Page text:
Fast Bowlers I've Known
By R. M. (Bob) CROCKETT, the World-famous Cricket Umpire
Ernie Jones Acclaimed the Fastest — Australians have faced greater men than Larwood and Voce without flinching - 'Squealing' was discountenanced in pre-War days — Australia favored for the Ashes.
WHAT is all this fuss about fast bowling? It has so captured the public mind that one might be forgiven for thinking that Jardlne and his men had introduced something new Into the glorious game of cricket. It is highly amusing to have an awe-stricken Australian steal to my side (I usually sit under the canopy in the members' reserve at the M.C.G.) and ask with oh! so serious an expression, 'What do yon think of this fast bowling attack? ls it playing the game?' Of course, it is. There have been fast bowlers in the past who, by comparison, would have made Larwood a medium-paced bowler.
Batsmen were hit in those days, but nobody complained! I recall that on one occasion W. Barnes (not Sid the bowler) was hit by an Australian bowler, who offered his apologies. Barnes, how ever, brushed them aside with 'Serve me dam well right; haven't I got a bat in ma band?' And that was the philosophy of the great batsmen of other days. Today our batsmen go out to bat covered with armor almost like a knight-at-arms. There is the thigh padding, the chest protector, and a covering for the forearm. Perhaps they have caught the spirit of ancient days, and believe that they, too, must slay a dragon. To me this extra protection suggests a lack of courage, a dearth of enterprise and no confidence
— summed up, an inferiority complex. Although I have seen fewer than a dozen international fast bowlers I believe I have seen the best the game has produced. To name the men I have been associated with, there were Tom Richardon, W. H. Lockwood, and Arthur Fielder, of England; and for Australia Ernie Jones, Albert Cotter, Jack Gregory, and Ted McDonald. Here was talent that might have over-awed any batting list, but the contemporary batsmen accepted fast bowling as part of the game.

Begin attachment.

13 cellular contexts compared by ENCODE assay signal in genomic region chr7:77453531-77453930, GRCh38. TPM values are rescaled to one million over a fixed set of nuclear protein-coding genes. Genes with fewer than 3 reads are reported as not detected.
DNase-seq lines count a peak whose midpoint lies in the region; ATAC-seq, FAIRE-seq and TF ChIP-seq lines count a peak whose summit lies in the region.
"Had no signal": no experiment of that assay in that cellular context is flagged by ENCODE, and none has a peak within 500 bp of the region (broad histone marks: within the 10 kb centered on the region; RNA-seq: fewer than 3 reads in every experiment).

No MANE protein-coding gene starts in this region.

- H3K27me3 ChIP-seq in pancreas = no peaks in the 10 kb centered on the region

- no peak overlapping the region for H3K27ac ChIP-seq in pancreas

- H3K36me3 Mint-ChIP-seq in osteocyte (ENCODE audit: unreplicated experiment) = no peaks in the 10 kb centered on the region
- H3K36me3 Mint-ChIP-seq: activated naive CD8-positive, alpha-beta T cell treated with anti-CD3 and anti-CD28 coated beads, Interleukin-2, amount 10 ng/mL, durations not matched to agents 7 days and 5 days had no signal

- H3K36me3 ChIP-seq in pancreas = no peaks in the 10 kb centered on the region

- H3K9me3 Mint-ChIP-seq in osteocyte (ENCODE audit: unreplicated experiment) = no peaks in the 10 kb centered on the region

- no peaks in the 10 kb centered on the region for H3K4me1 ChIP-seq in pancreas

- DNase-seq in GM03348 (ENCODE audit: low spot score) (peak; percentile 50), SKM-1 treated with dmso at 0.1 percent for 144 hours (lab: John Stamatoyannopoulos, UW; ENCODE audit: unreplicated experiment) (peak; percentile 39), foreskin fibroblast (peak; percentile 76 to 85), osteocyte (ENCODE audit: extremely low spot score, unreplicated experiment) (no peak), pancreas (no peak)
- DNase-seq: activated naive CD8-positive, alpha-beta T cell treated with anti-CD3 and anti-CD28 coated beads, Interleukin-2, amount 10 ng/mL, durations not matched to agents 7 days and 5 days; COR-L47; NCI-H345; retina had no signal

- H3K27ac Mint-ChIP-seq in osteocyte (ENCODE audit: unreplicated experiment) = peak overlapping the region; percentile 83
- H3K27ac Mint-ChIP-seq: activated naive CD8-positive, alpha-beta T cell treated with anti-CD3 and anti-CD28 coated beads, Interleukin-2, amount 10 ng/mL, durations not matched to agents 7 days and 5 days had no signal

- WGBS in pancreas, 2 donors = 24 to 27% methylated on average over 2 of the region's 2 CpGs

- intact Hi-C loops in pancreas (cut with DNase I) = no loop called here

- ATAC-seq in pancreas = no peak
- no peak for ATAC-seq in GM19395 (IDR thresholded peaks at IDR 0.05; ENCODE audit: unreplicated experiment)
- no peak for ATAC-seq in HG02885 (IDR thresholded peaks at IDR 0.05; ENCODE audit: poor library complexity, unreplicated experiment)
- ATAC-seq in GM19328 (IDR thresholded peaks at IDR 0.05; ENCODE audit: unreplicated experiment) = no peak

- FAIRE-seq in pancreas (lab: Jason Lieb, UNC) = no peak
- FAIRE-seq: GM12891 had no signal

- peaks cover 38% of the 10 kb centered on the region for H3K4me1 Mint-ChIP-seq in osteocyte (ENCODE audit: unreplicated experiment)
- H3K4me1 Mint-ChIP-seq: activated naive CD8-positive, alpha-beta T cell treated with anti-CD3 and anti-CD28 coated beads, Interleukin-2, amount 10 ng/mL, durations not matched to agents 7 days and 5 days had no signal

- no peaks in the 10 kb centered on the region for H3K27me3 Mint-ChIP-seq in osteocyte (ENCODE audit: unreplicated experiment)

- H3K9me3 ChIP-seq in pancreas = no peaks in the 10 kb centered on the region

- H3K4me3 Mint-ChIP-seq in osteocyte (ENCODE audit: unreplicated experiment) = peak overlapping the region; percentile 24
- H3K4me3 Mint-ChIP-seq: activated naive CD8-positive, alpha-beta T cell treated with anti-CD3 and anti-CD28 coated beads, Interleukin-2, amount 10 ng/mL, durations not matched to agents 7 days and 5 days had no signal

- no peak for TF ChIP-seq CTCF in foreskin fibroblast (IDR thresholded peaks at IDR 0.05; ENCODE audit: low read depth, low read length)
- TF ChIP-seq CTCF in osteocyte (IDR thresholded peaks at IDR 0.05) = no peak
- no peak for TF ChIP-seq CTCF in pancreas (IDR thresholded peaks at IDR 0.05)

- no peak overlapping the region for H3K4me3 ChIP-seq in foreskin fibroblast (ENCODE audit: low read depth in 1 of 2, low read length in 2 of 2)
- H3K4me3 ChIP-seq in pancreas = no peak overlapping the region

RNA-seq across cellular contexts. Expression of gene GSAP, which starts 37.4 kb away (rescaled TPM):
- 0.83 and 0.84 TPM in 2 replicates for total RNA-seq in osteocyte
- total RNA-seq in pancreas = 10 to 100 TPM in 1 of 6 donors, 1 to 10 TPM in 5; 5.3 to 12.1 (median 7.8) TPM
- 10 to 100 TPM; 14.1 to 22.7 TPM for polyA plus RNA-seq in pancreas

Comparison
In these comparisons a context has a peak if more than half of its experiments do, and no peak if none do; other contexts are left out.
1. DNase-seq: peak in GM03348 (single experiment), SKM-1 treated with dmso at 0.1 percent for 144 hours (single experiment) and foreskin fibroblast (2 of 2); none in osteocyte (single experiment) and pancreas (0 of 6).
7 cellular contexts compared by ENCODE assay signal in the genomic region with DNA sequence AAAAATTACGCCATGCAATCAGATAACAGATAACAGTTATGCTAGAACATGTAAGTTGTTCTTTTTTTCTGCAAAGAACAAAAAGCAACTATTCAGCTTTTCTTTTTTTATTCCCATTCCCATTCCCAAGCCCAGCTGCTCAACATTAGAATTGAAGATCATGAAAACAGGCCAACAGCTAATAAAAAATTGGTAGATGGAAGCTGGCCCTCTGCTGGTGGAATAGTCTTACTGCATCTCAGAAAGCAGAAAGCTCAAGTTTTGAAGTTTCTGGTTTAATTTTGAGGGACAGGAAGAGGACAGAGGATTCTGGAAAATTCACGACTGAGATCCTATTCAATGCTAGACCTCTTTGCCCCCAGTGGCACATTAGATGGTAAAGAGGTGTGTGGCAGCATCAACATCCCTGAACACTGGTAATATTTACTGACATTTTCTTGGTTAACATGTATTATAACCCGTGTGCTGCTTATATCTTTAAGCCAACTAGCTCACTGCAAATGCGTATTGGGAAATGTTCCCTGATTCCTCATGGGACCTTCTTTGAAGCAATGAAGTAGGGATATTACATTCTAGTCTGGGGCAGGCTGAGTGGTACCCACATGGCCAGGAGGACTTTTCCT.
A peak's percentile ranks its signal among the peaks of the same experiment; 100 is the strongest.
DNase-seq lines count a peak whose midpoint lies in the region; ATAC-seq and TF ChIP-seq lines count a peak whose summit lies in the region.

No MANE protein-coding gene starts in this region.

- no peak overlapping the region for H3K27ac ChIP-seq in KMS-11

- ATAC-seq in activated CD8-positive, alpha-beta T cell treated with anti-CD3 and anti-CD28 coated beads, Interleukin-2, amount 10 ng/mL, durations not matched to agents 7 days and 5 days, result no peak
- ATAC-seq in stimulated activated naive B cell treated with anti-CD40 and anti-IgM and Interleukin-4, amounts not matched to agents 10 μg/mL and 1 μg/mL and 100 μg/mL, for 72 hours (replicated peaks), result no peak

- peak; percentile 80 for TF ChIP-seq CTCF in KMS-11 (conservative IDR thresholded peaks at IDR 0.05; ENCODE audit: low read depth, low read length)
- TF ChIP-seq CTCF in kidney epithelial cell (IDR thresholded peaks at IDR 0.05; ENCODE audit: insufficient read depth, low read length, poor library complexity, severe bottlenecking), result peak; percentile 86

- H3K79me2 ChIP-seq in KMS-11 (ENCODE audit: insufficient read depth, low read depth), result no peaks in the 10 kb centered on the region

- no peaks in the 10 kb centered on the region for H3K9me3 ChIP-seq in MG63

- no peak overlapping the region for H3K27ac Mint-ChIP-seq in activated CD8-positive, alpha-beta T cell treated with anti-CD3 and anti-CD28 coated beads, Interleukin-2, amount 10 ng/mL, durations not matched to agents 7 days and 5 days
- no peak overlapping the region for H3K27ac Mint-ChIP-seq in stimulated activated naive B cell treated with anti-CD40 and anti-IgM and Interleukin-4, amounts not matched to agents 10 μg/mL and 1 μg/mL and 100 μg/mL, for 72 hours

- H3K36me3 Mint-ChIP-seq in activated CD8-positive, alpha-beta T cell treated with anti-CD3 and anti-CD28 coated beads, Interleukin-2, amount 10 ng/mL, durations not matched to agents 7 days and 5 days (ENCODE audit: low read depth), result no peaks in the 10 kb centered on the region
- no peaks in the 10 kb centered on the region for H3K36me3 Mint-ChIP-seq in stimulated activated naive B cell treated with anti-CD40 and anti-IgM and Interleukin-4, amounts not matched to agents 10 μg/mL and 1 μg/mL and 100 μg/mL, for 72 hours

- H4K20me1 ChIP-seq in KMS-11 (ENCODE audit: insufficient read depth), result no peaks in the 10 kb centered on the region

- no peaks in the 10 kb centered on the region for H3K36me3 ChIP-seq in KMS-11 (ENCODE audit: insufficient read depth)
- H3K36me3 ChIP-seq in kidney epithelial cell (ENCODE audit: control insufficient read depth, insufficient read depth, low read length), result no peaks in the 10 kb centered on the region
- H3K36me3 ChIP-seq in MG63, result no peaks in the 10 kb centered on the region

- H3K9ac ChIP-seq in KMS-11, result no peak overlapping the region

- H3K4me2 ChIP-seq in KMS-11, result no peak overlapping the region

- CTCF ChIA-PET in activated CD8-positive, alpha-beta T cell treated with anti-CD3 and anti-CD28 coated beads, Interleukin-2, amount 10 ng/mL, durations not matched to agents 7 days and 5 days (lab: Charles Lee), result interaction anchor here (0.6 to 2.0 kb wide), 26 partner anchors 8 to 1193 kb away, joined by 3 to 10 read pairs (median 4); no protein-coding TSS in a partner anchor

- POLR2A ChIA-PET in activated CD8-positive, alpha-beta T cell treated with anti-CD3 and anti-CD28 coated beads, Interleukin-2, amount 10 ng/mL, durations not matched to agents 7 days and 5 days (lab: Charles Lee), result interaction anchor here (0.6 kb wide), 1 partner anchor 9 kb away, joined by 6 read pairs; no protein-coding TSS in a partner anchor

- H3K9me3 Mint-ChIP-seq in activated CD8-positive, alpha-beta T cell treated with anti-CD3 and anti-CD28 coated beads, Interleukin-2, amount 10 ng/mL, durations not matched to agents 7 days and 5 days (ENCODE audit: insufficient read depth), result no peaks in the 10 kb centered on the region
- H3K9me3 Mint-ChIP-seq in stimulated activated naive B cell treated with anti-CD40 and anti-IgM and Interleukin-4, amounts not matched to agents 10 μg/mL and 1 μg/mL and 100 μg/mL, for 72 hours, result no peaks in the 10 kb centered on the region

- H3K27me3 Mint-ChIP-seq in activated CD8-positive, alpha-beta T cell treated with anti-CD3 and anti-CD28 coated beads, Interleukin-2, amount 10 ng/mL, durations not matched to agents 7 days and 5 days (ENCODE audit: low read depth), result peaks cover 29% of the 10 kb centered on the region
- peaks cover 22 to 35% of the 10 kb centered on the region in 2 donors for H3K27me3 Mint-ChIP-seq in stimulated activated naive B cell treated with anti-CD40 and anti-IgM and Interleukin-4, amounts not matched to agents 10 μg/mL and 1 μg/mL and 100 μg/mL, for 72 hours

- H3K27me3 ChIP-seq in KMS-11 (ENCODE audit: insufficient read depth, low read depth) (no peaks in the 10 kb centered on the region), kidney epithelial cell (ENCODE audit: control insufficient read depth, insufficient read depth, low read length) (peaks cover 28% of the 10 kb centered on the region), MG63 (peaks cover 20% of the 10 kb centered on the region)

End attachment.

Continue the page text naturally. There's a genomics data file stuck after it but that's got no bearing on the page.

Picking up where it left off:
Batsmen were hit very often, but there was no outcry; and many a sound pasting the bowlers received? I recall a game in South Australia where Victoria were the visitors. Ernie Jones was rolling them in at his top pace, but was meeting with little success. Jim Giller, who can be found still at the South Melbourne Cricket Ground was piling on runs at the expense of 'Jonah.' Ernie had been hit to every part of the field, and after such an over he could contain himself no longer. 'Bob, this chap is making me look like a school boy. What am I to do?' he asked.
Now Jones was the fastest bowler of all time, and a good bowler at that. He was yards faster than Larwood,
yet the batsmen of his day played him with confidence, and more often than not hit him about. 'Jonah' hit many batsmen, but be scorned the suggestion that it was deliberate. Nor would any batsman of that day have believed that Jones was bowling at his body. Both accepted the knocks as part of the game. On one occasion in England Jones hit Jackson, the English captain. While Jackson was writhing in pain the late Harry Graham went across to Jones and asked, 'Where did you hit Mr. Jackson?' He laid a slight emphasis on the Mr. That was 'Jonah's' cue. In the stomach, of course; where did you think I would hit the Honorable MB. Jackson?' The Englishman Lockwood was a devil may care fellow. On one occasion, to win a wager, he jumped off a boat into the Sydney Harbor and tried to swim ashore. Tom Richardson had plenty of pace, but here is a secret. I always had a suspicion that be threw his fastest ball. I was never sufficiently sure to no-ball him, but I never ceased watching his delivery. To illustrate what I mean by the initiative by oldtime batsmen, Harry Graham and Albert Trott were forced to face Richardson on a damaged wicket in Sydney. It was dangerous work, and many a resounding clout both batsmen received. The Little Dasher, as Graham was called, made light of the bowling, and knocked up a sound hundred. Albert Trott was not out for 76. The Englishmen were very disappointed at not having captured Trott's wicket, and Brockwell remarked, 'We have never been able to get Trott out in a Test match'.
The tactics of the fast bowlers of the past varied according to their natural swing; how ever, they wasted little time in bowling outside the stumps. They attacked the batsman's defence all the time. Fielder, whom I consider to be the best fast bowler I have seen